The common theme in the readings from Genesis, 2 Timothy and Luke that the Lectionary appoints for this week is unusually obvious – persistence. Jacob wrestles with a stranger (traditionally referred to as ‘an angel’) all night long, and even at daybreak will not let him go until he gets a blessing. Paul tells his readers to ‘be persistent whether the time is favorable or unfavorable’ for proclaiming the Gospel. Luke recounts a parable in which Jesus invites his hearers to emulate the persistence of a widow who will not stop petitioning a judge until she gets a judgment in her favor.
The connection is easy to spot. But what lesson should we draw from it?  Do we really have to pester God as the widow does, or wrest a blessing from God as Jacob does? Does God act justly and benevolently only if, and when, we demand that he does? This is what Jesus seems to say. Yet the suggestion sits very badly with the idea of God that most Christians have, and proclaim – a God whose love is ever present and enduring, and who always takes the initiative, reaching out even to those who are hostile or indifferent.
The Widow -- Otto Dix
The same readings can point us in another direction, however. It is a fact that devout and serious people sometimes give up on God, and stop reciting prayers that they have said for years. Moreover, this happens not out of pique or petulance, but because it suddenly seems as though, despite their prayers, neither blessing nor justice is ever forthcoming. This is part of the reality of discipleship. Prayers are no recipe for success.
What is there for Christians to say in such circumstances, except this? We ought to persist in the ways of faith. Persistence, though, amounts to nothing better than beating one’s head against the wall, unless we can continue in the belief that God’s love and justice does not fail. In the face of silence, two things sustains that belief  -- a sense that no other blessing will serve, and the example of Jesus. Christ’s persistence in the face of hatred and social conformity resulted in death on the Cross, but by that very fact showed his love of God to be unshakeable. His persistence was then vindicated by the Resurrection.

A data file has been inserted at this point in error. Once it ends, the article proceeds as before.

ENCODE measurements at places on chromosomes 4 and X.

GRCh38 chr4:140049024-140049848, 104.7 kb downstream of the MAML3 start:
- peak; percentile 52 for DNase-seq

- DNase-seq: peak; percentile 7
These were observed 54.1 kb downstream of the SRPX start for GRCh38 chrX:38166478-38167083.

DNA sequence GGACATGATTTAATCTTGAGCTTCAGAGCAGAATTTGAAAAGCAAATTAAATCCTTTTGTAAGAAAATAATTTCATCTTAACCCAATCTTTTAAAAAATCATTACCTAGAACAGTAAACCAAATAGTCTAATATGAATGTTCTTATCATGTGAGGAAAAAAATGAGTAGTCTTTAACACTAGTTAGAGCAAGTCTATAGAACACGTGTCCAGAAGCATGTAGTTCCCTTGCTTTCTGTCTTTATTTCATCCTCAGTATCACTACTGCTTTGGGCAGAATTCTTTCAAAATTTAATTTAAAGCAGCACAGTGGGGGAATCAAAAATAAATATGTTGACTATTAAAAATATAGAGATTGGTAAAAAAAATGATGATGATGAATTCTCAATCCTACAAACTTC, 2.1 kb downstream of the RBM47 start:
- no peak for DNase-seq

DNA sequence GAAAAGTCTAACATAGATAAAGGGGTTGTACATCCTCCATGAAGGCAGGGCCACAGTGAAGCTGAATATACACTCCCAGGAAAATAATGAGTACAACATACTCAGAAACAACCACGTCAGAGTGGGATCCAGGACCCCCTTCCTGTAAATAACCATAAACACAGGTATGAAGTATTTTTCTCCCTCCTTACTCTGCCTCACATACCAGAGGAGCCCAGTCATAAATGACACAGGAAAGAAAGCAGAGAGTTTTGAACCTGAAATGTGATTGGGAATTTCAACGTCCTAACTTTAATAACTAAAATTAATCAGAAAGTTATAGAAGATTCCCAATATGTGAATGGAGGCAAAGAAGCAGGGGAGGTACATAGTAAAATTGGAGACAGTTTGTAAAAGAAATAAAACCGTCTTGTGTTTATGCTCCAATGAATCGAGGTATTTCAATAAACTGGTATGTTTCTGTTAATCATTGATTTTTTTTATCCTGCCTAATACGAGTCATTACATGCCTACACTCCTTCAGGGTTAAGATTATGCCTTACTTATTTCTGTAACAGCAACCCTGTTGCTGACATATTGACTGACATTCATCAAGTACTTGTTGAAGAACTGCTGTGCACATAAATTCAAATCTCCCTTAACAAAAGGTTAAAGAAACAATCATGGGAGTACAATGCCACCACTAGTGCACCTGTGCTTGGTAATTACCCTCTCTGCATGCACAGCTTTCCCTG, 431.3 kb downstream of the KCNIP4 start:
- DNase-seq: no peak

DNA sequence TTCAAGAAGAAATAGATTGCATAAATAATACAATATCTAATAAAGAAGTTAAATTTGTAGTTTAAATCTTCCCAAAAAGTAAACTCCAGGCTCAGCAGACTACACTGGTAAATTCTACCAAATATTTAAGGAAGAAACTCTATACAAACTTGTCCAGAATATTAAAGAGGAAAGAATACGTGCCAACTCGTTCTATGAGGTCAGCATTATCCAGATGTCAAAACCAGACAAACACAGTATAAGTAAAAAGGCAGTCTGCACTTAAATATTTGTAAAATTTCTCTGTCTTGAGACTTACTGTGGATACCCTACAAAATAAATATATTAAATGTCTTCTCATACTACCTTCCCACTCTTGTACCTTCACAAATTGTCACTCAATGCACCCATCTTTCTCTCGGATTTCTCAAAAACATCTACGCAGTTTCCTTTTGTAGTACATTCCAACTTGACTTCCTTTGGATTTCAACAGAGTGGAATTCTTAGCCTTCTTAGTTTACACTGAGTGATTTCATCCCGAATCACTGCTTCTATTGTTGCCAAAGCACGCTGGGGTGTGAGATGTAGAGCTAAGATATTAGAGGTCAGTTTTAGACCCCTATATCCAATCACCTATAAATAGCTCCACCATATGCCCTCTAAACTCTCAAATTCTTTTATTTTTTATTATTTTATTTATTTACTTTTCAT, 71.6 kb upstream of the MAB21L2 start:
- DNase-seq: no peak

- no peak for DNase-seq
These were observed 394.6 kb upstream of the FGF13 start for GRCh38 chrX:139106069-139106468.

Tuesday, October 4, 2016

PENTECOST XXI (Proper 23) 2016

Jesus Heals the Ten Lepers (17th cent)
  • Jeremiah 29:1, 4-7 and Psalm 66:1-12  • 
  • 2 Kings 5:1-3, 7-15c and Psalm 111  • 
  • 2 Timothy 2:8-15  • 
  • Luke 17:11-19
    On first reading, the Gospel passage for this week seems to be a relatively simple healing story, with a moral about gratitude. Yet on closer reading the details are a little puzzling. Ten lepers appeal to Jesus. He instructs them to go and show themselves to the priest. They do as he says, and on the way there they find themselves cured. One leper  – a Samaritan --returns to thank Jesus, who asks where the other nine are. He then tells the Samaritan that his faith has made him whole. But where did the other nine go wrong? They did just what Jesus told them to, and they too, the passage says, were made whole? So why was this one specially commended?
    The answer is this. Despite being a Samaritan and therefore an 'outsider' to the faithful, only the man who turned back realized what the miracle revealed -- that the healer stood in a unique relationship to God. The wholeness that this perception brought him, was not merely freedom from leprosy -- which the others gained as well -- but a new, saving and transforming spiritual insight.
    Naaman is cured from leprosy (c.1151)
    The same insight into who Jesus really was lies at the heart of Paul’s extraordinary mission to the Gentile world. The essence of his preaching, brilliantly summarized in this week's Epistle, springs from his conversion on the road to Damascus. Someone who thought Jesus to be the dead leader of a renegade Jewish sect, becomes someone who can see in him the long awaited Christ. "Remember Jesus Christ, raised from the dead, a descendant of David -- that is my gospel".“To obtain the salvation that is in Christ Jesus, with eternal glory, the saying is sure: If we have died with him, we will also live with him;  if we endure, we will also reign with him”.
    The Gospel episode plainly echoes a familiar Old Testament story. Naaman, brilliantly successful Commander of the Aramean armies, is haunted and hindered by leprosy. Thanks to Elisha, he obtains a cure from the God of the Israelites. Yet it is not health, but knowledge that is key to this story.  When Naaman’s ‘flesh was restored like the flesh of a young boy’, he, like the Samaritan, ‘returned to the man of God . . . and said,  “Now I know that there is no God in all the earth except in Israel.” 
    Jesus made no special demands of the leper who returned, and gave him no special benefits. What marked him out from the rest was his ability to recognize Jesus for who he was. It is a test that many Christians more focused on health benefits and material advantages have found it easy to fail.